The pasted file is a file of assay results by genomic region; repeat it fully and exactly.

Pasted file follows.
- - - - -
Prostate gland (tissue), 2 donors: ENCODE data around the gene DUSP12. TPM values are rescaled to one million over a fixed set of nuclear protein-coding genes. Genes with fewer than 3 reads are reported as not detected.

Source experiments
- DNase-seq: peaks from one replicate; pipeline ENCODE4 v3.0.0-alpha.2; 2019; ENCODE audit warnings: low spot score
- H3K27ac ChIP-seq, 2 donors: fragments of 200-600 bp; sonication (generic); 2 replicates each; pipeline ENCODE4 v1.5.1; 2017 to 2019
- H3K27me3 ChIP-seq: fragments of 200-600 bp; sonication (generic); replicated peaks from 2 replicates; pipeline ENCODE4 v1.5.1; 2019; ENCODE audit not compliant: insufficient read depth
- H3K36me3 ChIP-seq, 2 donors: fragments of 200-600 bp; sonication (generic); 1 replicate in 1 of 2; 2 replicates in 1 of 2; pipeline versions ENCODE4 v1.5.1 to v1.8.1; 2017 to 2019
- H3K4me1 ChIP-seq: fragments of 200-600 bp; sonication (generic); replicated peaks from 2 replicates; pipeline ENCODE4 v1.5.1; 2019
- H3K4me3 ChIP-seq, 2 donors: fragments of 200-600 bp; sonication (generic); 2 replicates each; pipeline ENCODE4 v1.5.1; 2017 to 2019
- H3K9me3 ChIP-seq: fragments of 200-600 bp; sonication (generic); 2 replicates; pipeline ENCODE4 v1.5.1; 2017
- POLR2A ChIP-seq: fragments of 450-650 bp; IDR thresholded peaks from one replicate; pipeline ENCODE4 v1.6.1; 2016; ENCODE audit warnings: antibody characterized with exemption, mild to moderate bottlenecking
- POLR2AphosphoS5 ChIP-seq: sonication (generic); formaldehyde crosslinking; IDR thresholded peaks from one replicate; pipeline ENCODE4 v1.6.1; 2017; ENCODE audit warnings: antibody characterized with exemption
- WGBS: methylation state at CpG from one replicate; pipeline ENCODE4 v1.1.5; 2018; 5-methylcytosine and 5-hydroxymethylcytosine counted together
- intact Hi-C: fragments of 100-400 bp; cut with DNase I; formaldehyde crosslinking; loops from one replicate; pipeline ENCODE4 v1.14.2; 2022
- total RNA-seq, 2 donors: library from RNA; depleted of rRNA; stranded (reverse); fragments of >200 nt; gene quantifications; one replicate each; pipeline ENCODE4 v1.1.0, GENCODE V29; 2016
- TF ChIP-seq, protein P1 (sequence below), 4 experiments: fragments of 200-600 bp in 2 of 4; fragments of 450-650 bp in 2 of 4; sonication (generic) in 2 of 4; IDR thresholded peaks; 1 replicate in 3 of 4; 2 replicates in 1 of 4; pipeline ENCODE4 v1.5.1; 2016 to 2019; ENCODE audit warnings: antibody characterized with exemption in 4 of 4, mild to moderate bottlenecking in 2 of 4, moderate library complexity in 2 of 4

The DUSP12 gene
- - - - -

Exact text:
Prostate gland (tissue), 2 donors: ENCODE data around the gene DUSP12. TPM values are rescaled to one million over a fixed set of nuclear protein-coding genes. Genes with fewer than 3 reads are reported as not detected.

Source experiments
- DNase-seq: peaks from one replicate; pipeline ENCODE4 v3.0.0-alpha.2; 2019; ENCODE audit warnings: low spot score
- H3K27ac ChIP-seq, 2 donors: fragments of 200-600 bp; sonication (generic); 2 replicates each; pipeline ENCODE4 v1.5.1; 2017 to 2019
- H3K27me3 ChIP-seq: fragments of 200-600 bp; sonication (generic); replicated peaks from 2 replicates; pipeline ENCODE4 v1.5.1; 2019; ENCODE audit not compliant: insufficient read depth
- H3K36me3 ChIP-seq, 2 donors: fragments of 200-600 bp; sonication (generic); 1 replicate in 1 of 2; 2 replicates in 1 of 2; pipeline versions ENCODE4 v1.5.1 to v1.8.1; 2017 to 2019
- H3K4me1 ChIP-seq: fragments of 200-600 bp; sonication (generic); replicated peaks from 2 replicates; pipeline ENCODE4 v1.5.1; 2019
- H3K4me3 ChIP-seq, 2 donors: fragments of 200-600 bp; sonication (generic); 2 replicates each; pipeline ENCODE4 v1.5.1; 2017 to 2019
- H3K9me3 ChIP-seq: fragments of 200-600 bp; sonication (generic); 2 replicates; pipeline ENCODE4 v1.5.1; 2017
- POLR2A ChIP-seq: fragments of 450-650 bp; IDR thresholded peaks from one replicate; pipeline ENCODE4 v1.6.1; 2016; ENCODE audit warnings: antibody characterized with exemption, mild to moderate bottlenecking
- POLR2AphosphoS5 ChIP-seq: sonication (generic); formaldehyde crosslinking; IDR thresholded peaks from one replicate; pipeline ENCODE4 v1.6.1; 2017; ENCODE audit warnings: antibody characterized with exemption
- WGBS: methylation state at CpG from one replicate; pipeline ENCODE4 v1.1.5; 2018; 5-methylcytosine and 5-hydroxymethylcytosine counted together
- intact Hi-C: fragments of 100-400 bp; cut with DNase I; formaldehyde crosslinking; loops from one replicate; pipeline ENCODE4 v1.14.2; 2022
- total RNA-seq, 2 donors: library from RNA; depleted of rRNA; stranded (reverse); fragments of >200 nt; gene quantifications; one replicate each; pipeline ENCODE4 v1.1.0, GENCODE V29; 2016
- TF ChIP-seq, protein P1 (sequence below), 4 experiments: fragments of 200-600 bp in 2 of 4; fragments of 450-650 bp in 2 of 4; sonication (generic) in 2 of 4; IDR thresholded peaks; 1 replicate in 3 of 4; 2 replicates in 1 of 4; pipeline ENCODE4 v1.5.1; 2016 to 2019; ENCODE audit warnings: antibody characterized with exemption in 4 of 4, mild to moderate bottlenecking in 2 of 4, moderate library complexity in 2 of 4

The DUSP12 gene